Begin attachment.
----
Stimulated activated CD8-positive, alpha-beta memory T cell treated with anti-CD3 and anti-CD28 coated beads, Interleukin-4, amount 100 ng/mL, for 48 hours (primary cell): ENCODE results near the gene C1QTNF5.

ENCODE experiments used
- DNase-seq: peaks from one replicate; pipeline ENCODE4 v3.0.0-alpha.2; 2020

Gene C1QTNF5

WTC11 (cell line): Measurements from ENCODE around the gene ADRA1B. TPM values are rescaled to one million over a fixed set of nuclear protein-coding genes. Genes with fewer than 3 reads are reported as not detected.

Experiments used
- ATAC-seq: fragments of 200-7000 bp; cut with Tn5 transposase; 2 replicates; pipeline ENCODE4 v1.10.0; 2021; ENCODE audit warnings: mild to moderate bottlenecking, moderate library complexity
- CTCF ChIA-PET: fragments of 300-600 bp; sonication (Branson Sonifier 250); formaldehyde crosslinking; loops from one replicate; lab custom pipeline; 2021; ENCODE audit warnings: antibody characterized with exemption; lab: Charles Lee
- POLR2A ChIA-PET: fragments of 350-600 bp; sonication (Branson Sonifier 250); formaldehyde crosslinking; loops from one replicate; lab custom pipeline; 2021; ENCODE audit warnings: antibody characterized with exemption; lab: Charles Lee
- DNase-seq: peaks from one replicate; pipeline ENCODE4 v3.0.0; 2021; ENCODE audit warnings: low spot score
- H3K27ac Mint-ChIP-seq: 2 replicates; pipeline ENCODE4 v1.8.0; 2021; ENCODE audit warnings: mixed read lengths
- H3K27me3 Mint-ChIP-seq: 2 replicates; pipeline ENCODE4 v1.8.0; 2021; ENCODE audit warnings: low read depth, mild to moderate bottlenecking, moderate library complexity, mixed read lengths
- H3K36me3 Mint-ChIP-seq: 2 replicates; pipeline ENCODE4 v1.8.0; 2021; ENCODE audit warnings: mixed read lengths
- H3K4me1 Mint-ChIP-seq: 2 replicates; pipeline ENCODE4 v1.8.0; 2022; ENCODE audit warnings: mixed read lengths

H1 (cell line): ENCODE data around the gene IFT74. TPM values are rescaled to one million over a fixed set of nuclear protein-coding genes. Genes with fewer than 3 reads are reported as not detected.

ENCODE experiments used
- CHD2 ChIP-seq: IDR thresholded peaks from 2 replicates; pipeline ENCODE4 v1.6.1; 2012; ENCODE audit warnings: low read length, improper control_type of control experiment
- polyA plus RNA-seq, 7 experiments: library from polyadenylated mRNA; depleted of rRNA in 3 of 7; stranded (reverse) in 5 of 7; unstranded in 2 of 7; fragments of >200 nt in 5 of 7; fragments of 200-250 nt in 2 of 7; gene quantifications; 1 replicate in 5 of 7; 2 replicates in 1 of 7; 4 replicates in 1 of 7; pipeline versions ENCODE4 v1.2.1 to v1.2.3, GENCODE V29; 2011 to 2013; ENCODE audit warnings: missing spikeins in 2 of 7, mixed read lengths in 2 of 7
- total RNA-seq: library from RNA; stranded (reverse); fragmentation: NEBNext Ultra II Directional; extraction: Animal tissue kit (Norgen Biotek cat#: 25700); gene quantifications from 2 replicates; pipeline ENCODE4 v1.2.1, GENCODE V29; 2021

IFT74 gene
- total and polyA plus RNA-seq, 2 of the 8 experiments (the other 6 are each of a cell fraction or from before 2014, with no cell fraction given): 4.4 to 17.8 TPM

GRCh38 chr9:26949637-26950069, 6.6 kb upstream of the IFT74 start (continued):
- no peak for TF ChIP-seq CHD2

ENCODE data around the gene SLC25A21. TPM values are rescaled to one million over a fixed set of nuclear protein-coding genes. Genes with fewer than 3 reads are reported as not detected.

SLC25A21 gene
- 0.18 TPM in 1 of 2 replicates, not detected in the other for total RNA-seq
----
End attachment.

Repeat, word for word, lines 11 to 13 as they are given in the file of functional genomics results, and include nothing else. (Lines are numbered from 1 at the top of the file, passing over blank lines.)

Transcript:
- H3K27ac Mint-ChIP-seq: 2 replicates; pipeline ENCODE4 v1.8.0; 2021; ENCODE audit warnings: mixed read lengths
- H3K27me3 Mint-ChIP-seq: 2 replicates; pipeline ENCODE4 v1.8.0; 2021; ENCODE audit warnings: low read depth, mild to moderate bottlenecking, moderate library complexity, mixed read lengths
- H3K36me3 Mint-ChIP-seq: 2 replicates; pipeline ENCODE4 v1.8.0; 2021; ENCODE audit warnings: mixed read lengths